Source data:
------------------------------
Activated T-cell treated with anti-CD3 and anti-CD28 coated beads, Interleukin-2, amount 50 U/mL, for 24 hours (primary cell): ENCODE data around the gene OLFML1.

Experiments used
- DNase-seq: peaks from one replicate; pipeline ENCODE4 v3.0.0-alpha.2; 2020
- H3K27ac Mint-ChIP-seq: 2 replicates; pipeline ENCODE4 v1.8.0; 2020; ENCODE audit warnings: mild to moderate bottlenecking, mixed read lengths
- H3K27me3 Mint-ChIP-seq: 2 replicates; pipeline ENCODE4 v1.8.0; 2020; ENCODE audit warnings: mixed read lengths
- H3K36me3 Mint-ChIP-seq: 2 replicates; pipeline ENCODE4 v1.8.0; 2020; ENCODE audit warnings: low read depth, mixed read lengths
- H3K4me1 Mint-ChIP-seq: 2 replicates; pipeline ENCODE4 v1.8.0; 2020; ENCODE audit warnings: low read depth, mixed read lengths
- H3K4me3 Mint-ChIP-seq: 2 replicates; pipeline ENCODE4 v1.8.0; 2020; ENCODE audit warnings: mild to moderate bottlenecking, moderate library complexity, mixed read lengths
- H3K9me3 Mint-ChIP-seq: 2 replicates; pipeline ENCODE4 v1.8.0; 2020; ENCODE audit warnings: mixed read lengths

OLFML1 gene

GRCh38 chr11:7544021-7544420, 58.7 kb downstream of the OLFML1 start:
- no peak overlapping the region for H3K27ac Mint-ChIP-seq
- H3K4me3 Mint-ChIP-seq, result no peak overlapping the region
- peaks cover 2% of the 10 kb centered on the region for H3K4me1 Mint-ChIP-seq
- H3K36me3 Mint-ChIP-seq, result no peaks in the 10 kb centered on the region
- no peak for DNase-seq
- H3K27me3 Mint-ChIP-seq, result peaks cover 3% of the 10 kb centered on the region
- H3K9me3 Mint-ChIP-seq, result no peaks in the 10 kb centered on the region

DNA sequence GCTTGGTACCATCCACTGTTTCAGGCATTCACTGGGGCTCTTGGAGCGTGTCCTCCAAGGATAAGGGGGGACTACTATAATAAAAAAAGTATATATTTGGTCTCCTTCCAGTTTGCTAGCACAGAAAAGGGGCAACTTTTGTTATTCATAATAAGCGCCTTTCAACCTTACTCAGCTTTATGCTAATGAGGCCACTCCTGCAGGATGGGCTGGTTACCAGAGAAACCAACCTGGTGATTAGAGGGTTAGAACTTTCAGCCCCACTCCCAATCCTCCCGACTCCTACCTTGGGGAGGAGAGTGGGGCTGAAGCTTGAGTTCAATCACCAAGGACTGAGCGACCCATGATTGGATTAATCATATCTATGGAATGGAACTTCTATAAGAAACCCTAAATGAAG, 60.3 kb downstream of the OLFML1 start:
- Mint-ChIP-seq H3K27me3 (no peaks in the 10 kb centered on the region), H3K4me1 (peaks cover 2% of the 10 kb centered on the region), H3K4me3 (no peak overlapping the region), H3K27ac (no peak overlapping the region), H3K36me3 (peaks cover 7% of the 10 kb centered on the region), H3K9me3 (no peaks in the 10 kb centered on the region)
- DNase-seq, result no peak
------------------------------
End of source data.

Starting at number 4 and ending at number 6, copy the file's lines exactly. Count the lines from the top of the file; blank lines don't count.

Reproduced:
- H3K27ac Mint-ChIP-seq: 2 replicates; pipeline ENCODE4 v1.8.0; 2020; ENCODE audit warnings: mild to moderate bottlenecking, mixed read lengths
- H3K27me3 Mint-ChIP-seq: 2 replicates; pipeline ENCODE4 v1.8.0; 2020; ENCODE audit warnings: mixed read lengths
- H3K36me3 Mint-ChIP-seq: 2 replicates; pipeline ENCODE4 v1.8.0; 2020; ENCODE audit warnings: low read depth, mixed read lengths